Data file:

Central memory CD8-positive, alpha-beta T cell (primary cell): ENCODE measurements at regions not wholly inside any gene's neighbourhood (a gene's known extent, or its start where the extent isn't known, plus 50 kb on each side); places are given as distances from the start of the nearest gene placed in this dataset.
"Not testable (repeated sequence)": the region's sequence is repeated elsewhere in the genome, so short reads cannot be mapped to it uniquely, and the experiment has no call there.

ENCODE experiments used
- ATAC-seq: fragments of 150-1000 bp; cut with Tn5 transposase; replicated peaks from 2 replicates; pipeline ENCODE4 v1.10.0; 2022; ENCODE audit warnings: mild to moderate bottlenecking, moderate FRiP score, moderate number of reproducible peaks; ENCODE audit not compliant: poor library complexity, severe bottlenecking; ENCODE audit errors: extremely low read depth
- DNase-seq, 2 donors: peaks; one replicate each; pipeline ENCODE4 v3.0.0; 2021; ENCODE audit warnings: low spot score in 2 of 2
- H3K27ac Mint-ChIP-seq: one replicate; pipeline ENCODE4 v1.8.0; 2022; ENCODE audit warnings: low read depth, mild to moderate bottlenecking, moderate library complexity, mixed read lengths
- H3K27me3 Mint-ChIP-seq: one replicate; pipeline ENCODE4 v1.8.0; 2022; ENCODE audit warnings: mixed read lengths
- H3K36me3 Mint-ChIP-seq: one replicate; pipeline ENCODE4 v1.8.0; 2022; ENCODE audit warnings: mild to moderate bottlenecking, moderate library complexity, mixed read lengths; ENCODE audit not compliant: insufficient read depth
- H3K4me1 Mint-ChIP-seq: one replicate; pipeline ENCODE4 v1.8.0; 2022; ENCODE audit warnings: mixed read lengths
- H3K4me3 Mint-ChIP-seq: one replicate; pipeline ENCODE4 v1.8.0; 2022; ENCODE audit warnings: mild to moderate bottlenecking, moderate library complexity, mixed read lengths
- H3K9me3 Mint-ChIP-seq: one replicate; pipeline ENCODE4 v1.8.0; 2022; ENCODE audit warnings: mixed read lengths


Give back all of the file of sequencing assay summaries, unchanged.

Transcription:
Central memory CD8-positive, alpha-beta T cell (primary cell): ENCODE measurements at regions not wholly inside any gene's neighbourhood (a gene's known extent, or its start where the extent isn't known, plus 50 kb on each side); places are given as distances from the start of the nearest gene placed in this dataset.
"Not testable (repeated sequence)": the region's sequence is repeated elsewhere in the genome, so short reads cannot be mapped to it uniquely, and the experiment has no call there.

ENCODE experiments used
- ATAC-seq: fragments of 150-1000 bp; cut with Tn5 transposase; replicated peaks from 2 replicates; pipeline ENCODE4 v1.10.0; 2022; ENCODE audit warnings: mild to moderate bottlenecking, moderate FRiP score, moderate number of reproducible peaks; ENCODE audit not compliant: poor library complexity, severe bottlenecking; ENCODE audit errors: extremely low read depth
- DNase-seq, 2 donors: peaks; one replicate each; pipeline ENCODE4 v3.0.0; 2021; ENCODE audit warnings: low spot score in 2 of 2
- H3K27ac Mint-ChIP-seq: one replicate; pipeline ENCODE4 v1.8.0; 2022; ENCODE audit warnings: low read depth, mild to moderate bottlenecking, moderate library complexity, mixed read lengths
- H3K27me3 Mint-ChIP-seq: one replicate; pipeline ENCODE4 v1.8.0; 2022; ENCODE audit warnings: mixed read lengths
- H3K36me3 Mint-ChIP-seq: one replicate; pipeline ENCODE4 v1.8.0; 2022; ENCODE audit warnings: mild to moderate bottlenecking, moderate library complexity, mixed read lengths; ENCODE audit not compliant: insufficient read depth
- H3K4me1 Mint-ChIP-seq: one replicate; pipeline ENCODE4 v1.8.0; 2022; ENCODE audit warnings: mixed read lengths
- H3K4me3 Mint-ChIP-seq: one replicate; pipeline ENCODE4 v1.8.0; 2022; ENCODE audit warnings: mild to moderate bottlenecking, moderate library complexity, mixed read lengths
- H3K9me3 Mint-ChIP-seq: one replicate; pipeline ENCODE4 v1.8.0; 2022; ENCODE audit warnings: mixed read lengths